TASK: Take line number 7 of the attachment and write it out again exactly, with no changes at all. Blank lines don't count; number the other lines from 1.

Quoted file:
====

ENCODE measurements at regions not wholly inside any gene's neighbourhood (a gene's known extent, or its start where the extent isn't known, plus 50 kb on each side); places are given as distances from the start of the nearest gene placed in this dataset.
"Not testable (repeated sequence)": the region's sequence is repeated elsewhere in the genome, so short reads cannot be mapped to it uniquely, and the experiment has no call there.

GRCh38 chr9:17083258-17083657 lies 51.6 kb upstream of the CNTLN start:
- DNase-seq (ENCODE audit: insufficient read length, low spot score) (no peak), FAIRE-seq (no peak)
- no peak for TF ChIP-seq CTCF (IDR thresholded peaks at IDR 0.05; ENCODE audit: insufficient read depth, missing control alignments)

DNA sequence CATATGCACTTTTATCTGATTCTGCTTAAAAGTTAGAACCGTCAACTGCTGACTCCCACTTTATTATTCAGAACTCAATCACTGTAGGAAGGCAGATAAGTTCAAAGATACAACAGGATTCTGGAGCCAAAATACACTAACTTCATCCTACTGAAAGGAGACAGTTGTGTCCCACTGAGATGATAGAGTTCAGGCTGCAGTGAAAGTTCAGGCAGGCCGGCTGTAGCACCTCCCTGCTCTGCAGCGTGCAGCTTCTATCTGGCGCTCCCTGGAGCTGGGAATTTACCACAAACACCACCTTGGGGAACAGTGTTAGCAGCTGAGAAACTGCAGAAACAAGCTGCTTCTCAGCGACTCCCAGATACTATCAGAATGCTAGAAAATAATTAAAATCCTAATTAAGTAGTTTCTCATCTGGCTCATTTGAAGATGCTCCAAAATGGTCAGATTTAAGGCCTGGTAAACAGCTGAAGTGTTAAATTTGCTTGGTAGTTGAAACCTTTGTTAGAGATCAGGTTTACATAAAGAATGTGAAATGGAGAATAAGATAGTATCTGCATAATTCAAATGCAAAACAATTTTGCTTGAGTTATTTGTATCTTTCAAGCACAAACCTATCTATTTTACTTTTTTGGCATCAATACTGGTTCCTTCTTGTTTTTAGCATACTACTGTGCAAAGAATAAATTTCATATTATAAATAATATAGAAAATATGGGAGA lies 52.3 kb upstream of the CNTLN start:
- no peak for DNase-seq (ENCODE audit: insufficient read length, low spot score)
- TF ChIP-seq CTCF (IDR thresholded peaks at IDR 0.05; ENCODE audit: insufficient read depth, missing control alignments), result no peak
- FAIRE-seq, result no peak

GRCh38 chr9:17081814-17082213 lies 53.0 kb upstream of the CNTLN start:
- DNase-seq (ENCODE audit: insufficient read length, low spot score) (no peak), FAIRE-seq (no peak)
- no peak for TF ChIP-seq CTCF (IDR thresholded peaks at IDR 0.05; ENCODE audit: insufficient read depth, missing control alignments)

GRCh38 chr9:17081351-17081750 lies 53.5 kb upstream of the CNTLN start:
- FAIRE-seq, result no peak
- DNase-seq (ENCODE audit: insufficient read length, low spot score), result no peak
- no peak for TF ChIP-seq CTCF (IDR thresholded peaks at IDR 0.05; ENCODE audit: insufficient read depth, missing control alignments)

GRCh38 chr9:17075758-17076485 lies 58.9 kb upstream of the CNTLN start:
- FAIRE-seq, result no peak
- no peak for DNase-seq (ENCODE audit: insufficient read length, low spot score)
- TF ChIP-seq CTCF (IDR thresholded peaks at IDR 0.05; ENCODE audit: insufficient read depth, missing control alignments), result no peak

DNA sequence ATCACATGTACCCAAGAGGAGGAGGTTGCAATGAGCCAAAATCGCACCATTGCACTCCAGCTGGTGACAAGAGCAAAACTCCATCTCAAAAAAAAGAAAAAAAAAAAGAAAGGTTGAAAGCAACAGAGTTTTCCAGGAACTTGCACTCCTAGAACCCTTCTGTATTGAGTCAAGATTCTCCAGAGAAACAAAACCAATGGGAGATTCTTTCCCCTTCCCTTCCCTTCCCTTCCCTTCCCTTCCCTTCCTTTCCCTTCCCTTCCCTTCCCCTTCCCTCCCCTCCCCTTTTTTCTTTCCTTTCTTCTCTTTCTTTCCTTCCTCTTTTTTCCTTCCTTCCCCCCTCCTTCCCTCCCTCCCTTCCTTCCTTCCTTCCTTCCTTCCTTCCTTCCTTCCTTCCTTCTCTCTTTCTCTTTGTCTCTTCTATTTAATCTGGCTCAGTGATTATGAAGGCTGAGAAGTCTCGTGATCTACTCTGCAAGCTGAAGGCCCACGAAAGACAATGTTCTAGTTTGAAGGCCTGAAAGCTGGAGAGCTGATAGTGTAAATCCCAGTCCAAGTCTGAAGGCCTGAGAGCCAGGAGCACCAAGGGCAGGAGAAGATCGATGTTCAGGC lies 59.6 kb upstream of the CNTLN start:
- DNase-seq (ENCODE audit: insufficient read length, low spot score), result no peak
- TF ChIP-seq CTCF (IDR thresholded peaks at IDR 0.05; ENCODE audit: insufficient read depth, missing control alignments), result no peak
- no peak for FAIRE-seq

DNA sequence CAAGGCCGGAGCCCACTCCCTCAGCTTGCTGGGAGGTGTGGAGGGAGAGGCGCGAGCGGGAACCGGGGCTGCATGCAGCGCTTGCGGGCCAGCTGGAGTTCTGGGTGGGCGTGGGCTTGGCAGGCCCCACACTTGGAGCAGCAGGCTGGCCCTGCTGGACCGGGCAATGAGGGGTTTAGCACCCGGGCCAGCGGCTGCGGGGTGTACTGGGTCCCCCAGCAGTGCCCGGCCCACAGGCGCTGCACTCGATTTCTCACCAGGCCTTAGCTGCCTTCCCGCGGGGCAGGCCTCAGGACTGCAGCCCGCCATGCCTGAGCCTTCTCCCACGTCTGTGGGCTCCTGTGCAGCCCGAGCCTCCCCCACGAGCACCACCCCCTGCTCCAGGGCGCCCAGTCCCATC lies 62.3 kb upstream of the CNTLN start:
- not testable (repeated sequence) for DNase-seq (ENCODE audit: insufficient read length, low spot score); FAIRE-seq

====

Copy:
- no peak for DNase-seq (ENCODE audit: insufficient read length, low spot score)